Universal’s Ultra HD package is a 3-disc set that includes the film alone in 4K on UHD and HD on Blu-ray (a BD-50), plus a Blu-ray of special features. Those features include:
- The Story of Our Time: The Making of Oppenheimer (HD – 7 parts – 72:25 in all)
- Innovations in Film: 65 mm Black-and-White Film in Oppenheimer (HD – 8:21)
- Meet the Press Q&A Panel: Oppenheimer (HD – 34:46)
- To End All War: Oppenheimer and the Atomic Bomb (HD – 87:18)
- Teaser Trailer (HD – 1:11)
- Trailer 2 (HD – 2:04)
- IMAX Exclusive Trailer (HD – 2:40)
- Trailer 3 (HD – 3:11)
- Opening Look (HD – 5:07)
Much to my surprise, Universal has actually delivered a pretty fantastic special edition here, and not a single moment of it feels like wasted EPK filler. There are no less than two feature-length documentaries here, one on the making of the film and the other on the real Oppenheimer. You also get a short featurette on the technical innovations involved in shooting and finishing it entirely photochemically, as well as a Q&A with Nolan, author Kai Bird, Caltech physicist and Nobel Prize-winner Kip Thorne, the current director of Los Alamos National Laboratory Dr. Thom Mason, and Aix-Marseille Université physicist and author Dr. Carlo Rovelli. Plus you get the film’s various trailers and teasers, as well as the IMAX Opening Look.
The best of this material is Jason Hillhouse and Andy Thompson’s The Story of Our Time, which is a comprehensive look behind-the-scenes that features remarkable production footage and interview comments by every major actor and participant on the project. The story of this production is, in its way, as fascinating and engrossing as the film itself. Perhaps the best thing I can say about this documentary—which I think is the highest possible complement—is that I feel as though I understand and appreciate both the film and Nolan himself better than I ever have before after watching it.
But the historical piece by Christopher Cassel is excellent too, revealing the real Oppenheimer in unique detail, often in his own voice and words. When you see archival footage of him, he’s a bit like a nervous and professorly Fred Rogers, clearly haunted by the legacy of his achievements. And here you do get a much fuller sense of the context and history of the invention of the atomic bomb and its aftermath, as well as more complete perspectives on the destruction wrought by it. Note that subtitles for these special features are available in English, French, and Spanish as well. A Movies Anywhere Digital code is also included on a paper insert in the packaging.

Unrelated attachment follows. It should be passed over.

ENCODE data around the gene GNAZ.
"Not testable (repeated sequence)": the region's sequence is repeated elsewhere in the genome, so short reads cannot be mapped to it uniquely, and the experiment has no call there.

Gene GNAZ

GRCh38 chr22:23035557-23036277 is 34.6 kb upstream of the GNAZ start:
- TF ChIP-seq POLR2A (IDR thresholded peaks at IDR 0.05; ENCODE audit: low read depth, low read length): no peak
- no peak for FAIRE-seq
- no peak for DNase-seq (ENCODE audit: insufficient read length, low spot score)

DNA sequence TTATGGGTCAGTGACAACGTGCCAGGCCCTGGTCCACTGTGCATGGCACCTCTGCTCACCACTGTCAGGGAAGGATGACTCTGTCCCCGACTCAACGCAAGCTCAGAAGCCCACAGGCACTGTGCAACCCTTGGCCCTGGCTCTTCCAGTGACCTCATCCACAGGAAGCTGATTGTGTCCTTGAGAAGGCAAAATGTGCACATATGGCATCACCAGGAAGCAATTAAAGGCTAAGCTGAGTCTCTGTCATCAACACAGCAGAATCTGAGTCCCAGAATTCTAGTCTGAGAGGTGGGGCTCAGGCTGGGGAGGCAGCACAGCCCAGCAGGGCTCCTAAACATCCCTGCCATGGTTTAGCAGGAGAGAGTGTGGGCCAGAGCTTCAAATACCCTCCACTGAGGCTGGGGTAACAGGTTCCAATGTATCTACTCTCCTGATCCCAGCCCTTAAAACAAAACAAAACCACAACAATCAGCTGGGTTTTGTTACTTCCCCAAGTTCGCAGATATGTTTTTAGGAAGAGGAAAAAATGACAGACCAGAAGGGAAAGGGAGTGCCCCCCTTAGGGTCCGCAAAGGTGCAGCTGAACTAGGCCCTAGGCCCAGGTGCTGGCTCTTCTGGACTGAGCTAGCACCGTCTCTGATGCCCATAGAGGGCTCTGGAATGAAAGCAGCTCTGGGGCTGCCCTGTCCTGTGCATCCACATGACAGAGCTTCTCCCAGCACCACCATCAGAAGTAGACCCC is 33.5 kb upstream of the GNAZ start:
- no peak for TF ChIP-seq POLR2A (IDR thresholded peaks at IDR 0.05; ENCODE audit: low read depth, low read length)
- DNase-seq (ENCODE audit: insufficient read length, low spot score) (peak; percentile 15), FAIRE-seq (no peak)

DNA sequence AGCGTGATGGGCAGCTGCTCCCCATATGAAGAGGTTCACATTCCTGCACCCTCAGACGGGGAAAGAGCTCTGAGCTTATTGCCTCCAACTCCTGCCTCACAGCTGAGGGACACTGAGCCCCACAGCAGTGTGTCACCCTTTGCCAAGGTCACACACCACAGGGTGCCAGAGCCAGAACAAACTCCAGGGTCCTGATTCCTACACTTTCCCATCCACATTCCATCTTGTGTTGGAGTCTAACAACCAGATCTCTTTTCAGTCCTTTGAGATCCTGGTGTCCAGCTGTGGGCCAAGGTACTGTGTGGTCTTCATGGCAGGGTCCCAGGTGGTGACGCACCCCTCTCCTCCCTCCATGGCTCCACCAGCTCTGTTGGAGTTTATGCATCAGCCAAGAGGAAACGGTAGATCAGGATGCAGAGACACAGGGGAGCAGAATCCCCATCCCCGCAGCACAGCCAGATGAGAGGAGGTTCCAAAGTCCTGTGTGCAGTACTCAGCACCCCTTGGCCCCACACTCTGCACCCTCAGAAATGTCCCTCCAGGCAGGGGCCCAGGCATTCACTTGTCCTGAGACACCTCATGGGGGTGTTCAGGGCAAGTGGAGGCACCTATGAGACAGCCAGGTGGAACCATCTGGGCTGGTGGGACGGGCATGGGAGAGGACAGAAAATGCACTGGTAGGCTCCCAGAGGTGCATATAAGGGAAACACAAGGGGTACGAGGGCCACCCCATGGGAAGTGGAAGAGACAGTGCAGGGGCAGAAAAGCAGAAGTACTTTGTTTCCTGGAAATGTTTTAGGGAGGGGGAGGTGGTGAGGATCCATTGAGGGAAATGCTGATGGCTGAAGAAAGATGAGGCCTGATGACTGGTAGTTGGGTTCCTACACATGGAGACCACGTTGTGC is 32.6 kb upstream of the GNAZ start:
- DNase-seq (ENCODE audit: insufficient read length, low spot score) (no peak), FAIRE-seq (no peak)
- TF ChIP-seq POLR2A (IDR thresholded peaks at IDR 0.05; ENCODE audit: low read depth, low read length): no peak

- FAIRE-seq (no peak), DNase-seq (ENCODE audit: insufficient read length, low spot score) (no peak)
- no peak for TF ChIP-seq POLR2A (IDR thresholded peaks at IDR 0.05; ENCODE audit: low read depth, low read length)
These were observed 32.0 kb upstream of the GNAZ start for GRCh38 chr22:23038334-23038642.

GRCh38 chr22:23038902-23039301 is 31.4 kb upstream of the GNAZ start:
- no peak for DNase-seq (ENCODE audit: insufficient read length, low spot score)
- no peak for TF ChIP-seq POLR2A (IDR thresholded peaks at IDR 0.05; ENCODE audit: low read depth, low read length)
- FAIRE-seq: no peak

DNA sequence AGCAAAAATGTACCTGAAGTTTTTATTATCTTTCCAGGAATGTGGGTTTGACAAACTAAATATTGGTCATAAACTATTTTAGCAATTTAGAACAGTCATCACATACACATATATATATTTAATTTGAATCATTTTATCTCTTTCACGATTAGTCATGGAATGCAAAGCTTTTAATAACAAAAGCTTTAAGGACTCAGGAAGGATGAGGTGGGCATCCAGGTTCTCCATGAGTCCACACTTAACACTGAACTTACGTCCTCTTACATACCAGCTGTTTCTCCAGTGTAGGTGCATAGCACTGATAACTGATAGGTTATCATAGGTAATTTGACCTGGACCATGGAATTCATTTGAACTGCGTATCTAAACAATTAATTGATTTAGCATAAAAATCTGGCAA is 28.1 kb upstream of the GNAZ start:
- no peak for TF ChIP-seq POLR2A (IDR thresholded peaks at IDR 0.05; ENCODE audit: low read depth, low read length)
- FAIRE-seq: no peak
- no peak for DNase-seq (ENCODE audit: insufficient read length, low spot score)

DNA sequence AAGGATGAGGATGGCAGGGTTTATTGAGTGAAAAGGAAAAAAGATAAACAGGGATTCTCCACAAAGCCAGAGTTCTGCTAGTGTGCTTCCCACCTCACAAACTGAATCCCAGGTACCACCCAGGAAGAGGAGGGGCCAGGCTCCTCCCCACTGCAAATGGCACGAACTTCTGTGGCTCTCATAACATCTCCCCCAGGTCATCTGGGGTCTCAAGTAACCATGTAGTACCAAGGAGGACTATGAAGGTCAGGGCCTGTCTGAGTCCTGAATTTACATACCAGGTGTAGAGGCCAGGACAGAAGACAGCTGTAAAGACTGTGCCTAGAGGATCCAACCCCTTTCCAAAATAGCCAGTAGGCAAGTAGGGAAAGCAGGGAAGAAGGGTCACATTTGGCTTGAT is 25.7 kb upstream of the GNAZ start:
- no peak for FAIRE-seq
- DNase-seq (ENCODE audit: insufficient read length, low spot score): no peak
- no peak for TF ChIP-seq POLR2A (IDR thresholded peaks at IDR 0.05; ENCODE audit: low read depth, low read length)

In the end, Christopher Nolan’s Oppenheimer is an extraordinary exercise in authenticity that left me with much to think about. And I suspect I won’t stop wrestling with its ideas for a very long time. Is it a perfect film? Not quite. But is it a cinematic masterpiece? While I didn’t think so after my initial IMAX viewing, additional viewings in 4K have changed my mind. Keep in mind, this is not a documentary, nor is it meant to offer completeness of perspectives about nuclear weapons or their use on Japan in WWII. This is a film that—apart from its black-and-white scenes, which are filmed from the perspective of Robert Downey Jr.’s Lewis Strauss—is entirely the point-of-view of J. Robert Oppenheimer alone. But it’s remarkable in the way it brings his world to life and lets you walk briefly in his shoes.
Oppenheimer is worth seeing on the biggest screen you can, with an urgency of editing and immediacy of cinematography that creates a uniquely-engrossing narrative momentum. What’s more, Universal’s 4K Ultra HD has become one of my favorite viewing experiences on this format, bringing the film to disc in a level of quality so perfectly optimized that it’s a must-have release for enthusiasts. Highly recommended!
- Bill Hunt